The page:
This is one stench you can blame on the dog. Sort of.
Homeowners in Neptune City are complaining about the smell coming from a dog treat manufacturing plant, which sells its products under the brand name Nylabone.
"It's nauseating. Instant headaches until like you're nauseous," said Linda Williamson, who leaves nearby the plant. Another neighbor likened the smell to "rotting dog food" — neither of which are welcoming scents for a neighborhood on the Jersey Shore.
The plant is immediately adjacent to the neighborhood, and both have been in Neptune City for years, though the actual manufacturing of dog treats was consolidated at the site not long ago. That's when neighbors said the worst of the smells starting drifting their way.
"Are we going to be able to solve it 100 percent? No, and I never promised 100 percent ... 100 percent is not realistically achievable so I wouldn't promise something that's not achievable," said Nylabone President Glen Axelrod. But he did say that the company has spent upwards of $2 million on odor abatement, charcoal filters and other such improvements in the past couple of years.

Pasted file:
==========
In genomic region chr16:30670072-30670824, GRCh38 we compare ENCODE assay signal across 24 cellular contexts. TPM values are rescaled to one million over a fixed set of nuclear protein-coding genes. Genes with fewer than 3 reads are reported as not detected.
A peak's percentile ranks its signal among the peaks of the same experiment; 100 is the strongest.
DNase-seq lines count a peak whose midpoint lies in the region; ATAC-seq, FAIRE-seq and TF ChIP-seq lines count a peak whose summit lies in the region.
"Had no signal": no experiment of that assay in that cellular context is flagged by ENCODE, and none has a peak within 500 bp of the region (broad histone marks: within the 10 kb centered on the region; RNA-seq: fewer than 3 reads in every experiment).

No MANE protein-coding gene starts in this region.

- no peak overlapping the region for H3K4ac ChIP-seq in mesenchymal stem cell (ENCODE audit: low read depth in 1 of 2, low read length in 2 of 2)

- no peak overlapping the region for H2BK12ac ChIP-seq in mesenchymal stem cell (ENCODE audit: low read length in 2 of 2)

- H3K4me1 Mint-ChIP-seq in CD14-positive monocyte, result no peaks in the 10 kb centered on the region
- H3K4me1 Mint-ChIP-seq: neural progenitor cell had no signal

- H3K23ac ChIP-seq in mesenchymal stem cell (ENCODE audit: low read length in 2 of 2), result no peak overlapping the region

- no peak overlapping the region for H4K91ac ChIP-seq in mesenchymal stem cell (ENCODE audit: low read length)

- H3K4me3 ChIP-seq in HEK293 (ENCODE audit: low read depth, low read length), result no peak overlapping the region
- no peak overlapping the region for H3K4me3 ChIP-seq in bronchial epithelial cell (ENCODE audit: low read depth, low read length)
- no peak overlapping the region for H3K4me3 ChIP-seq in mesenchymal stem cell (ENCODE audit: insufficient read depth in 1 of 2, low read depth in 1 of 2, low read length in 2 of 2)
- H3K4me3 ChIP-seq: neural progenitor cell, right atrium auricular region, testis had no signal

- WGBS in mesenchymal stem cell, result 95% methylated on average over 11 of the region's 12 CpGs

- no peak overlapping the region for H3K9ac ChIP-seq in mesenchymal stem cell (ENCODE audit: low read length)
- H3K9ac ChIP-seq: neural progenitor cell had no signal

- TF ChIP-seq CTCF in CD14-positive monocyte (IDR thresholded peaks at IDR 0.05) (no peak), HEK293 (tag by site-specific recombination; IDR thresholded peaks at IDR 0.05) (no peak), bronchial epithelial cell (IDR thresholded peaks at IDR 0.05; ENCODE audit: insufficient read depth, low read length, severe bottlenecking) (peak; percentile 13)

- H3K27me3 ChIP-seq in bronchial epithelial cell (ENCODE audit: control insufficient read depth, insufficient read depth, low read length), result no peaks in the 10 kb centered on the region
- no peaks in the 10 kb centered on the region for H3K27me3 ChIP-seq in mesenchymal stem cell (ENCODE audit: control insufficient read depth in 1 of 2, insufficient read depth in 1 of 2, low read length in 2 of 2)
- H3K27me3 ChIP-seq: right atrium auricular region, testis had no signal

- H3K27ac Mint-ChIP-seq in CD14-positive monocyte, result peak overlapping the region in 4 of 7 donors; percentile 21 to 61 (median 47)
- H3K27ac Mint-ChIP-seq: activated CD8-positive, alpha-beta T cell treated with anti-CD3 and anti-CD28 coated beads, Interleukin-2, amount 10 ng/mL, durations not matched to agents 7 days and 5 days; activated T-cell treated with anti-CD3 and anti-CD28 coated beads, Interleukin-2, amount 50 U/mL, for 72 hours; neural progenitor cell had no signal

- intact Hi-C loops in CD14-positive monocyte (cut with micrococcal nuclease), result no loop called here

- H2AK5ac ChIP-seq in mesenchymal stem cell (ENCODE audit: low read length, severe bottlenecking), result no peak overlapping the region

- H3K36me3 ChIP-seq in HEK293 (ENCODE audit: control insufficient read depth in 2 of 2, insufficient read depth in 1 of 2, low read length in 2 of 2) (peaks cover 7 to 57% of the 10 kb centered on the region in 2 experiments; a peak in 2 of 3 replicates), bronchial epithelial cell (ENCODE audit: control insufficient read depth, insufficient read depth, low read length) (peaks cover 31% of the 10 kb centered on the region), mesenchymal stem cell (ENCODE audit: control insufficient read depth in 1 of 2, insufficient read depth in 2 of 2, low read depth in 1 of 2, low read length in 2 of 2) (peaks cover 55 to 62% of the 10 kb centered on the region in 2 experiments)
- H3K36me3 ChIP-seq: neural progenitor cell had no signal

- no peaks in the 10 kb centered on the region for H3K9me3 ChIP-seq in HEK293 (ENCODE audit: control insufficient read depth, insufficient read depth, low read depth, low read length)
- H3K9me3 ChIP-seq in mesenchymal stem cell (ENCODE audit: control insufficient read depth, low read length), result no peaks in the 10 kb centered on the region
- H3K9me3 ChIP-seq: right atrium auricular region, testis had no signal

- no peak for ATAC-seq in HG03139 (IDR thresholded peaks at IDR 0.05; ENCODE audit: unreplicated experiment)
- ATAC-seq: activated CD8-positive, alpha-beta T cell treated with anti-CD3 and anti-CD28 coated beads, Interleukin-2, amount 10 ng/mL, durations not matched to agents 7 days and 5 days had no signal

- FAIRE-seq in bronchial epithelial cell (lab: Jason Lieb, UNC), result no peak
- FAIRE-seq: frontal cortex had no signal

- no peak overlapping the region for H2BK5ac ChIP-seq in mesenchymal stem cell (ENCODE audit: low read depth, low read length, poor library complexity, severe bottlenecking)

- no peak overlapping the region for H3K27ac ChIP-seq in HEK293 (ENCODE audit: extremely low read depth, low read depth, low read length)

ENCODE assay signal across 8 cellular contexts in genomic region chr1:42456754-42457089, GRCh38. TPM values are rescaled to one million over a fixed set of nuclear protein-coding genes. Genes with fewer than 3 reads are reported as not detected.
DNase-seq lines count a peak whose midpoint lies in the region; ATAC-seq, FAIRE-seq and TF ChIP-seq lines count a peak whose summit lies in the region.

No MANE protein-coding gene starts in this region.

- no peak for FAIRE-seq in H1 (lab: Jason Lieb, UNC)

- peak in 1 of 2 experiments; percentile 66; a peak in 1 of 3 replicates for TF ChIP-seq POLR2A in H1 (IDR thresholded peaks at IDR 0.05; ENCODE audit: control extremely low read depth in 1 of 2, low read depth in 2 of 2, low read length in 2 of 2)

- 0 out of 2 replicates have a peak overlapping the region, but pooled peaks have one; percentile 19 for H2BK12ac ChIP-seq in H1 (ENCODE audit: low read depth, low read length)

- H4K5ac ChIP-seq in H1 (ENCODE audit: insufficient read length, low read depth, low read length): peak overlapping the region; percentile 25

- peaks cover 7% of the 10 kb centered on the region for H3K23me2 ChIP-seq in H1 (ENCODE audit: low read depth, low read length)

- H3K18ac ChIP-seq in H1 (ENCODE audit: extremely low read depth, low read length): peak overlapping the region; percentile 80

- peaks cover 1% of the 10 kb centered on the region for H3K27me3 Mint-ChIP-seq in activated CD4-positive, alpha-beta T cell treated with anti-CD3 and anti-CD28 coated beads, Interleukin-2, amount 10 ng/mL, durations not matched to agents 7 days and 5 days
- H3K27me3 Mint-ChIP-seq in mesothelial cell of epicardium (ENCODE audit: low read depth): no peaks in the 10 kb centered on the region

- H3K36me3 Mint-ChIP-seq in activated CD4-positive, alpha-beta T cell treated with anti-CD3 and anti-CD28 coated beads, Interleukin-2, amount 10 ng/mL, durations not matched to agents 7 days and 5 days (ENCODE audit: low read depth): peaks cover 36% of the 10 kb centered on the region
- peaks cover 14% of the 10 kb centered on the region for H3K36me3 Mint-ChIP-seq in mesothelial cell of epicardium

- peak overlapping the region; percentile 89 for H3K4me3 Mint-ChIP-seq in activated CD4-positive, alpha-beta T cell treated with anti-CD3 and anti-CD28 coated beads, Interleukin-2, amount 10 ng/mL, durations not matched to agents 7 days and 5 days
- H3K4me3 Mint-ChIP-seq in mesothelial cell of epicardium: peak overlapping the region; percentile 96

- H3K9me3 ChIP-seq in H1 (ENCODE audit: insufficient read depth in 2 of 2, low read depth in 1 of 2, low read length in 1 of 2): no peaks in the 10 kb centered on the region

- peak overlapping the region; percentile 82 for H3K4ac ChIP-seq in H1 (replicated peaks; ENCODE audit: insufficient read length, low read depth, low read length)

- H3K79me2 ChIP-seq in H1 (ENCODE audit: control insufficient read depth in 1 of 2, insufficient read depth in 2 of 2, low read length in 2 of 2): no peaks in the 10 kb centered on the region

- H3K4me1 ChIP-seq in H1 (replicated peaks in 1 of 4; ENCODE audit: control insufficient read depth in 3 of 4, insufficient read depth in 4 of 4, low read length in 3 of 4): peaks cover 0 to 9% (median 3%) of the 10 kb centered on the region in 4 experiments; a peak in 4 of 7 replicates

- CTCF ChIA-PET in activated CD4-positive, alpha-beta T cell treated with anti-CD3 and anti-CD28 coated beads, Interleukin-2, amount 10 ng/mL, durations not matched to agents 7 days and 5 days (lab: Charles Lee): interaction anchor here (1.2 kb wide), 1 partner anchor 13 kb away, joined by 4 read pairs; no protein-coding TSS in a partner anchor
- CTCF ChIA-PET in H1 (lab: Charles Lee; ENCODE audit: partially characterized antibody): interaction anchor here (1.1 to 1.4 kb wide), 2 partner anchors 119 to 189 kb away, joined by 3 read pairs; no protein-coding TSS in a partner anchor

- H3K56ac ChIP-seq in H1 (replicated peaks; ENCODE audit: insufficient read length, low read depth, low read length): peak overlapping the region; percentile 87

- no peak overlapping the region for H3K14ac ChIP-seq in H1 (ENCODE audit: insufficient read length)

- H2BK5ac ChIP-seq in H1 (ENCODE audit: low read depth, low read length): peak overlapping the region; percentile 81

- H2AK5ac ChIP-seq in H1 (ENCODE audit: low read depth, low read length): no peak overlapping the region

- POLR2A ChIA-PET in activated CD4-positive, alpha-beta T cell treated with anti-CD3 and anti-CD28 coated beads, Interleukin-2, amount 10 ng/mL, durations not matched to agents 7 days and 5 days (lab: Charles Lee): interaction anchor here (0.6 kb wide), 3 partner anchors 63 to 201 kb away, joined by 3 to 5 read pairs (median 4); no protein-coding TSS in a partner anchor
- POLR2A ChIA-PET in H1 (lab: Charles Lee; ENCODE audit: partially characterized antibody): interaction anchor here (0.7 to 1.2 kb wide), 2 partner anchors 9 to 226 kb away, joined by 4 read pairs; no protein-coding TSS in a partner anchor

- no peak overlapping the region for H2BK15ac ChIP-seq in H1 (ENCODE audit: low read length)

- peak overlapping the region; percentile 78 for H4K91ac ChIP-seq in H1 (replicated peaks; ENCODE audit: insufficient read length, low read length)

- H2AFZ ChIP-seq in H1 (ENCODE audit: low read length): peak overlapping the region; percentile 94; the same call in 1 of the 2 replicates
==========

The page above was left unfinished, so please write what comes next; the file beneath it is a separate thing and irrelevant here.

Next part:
Axelrod also said what people are smelling is non-toxic, and is simply the process of making dog treats.
"It's basically the edible product that we make here. If it were a bakery, you'd be smelling baked food; if we were a steakhouse, you'd be smelling steak," he said.
Neighbors said there are issues of whether manufacturing is even allowed at the location under zoning laws, but Axelrod told NBC New York that the site fell udner non-confirming use years ago.
The debate over how bad the smell is to residents has dragged on and on, a frequent topic at council meetings where the mayor quoted one of his inspectors who has check out the plant just a couple of weeks ago.
"He even said how he hates doing it because he smells just like the place when he walks out," the mayor said.
Despite all the efforts from the plant to be a good neighbor, from painting a wall mural to aggressive tree planting along the adjacent residential streets, neighbors still complain.
"Now you plan a party or something in your backyard, you have to take it from outdoors and do it indoors. You can't enjoy your own yard in this beautiful neighborhood," said Linda Colucci.
While its not clear what legal actions the residents can take, they did say they were speaking with a lawyer on how they can proceed. Axelrod said that the company will continue to look for solutions to those odors that still escape as they make new flavors for Fido.